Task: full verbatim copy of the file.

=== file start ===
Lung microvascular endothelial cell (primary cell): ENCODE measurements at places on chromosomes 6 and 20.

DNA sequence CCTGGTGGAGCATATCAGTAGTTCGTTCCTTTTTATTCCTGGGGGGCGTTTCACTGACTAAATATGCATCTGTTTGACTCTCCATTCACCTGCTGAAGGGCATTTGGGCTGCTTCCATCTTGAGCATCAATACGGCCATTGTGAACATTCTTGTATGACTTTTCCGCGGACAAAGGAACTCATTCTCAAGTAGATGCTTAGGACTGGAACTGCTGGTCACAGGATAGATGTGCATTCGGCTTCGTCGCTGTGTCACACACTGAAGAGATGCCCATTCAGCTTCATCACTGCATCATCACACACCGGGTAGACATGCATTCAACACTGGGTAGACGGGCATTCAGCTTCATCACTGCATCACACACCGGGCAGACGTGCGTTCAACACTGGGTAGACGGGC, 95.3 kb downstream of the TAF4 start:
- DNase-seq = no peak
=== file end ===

Lung microvascular endothelial cell (primary cell): ENCODE measurements at places on chromosomes 6 and 20.

DNA sequence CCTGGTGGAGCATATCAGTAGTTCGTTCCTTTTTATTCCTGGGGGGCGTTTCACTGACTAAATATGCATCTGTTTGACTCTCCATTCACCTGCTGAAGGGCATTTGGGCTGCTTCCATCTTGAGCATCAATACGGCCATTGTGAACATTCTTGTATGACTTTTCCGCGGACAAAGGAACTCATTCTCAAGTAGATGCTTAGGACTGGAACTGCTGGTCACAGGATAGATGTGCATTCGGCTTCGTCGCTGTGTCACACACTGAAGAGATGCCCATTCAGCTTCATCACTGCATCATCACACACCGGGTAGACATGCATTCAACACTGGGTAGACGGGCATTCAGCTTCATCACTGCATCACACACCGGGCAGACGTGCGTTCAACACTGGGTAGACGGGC, 95.3 kb downstream of the TAF4 start:
- DNase-seq = no peak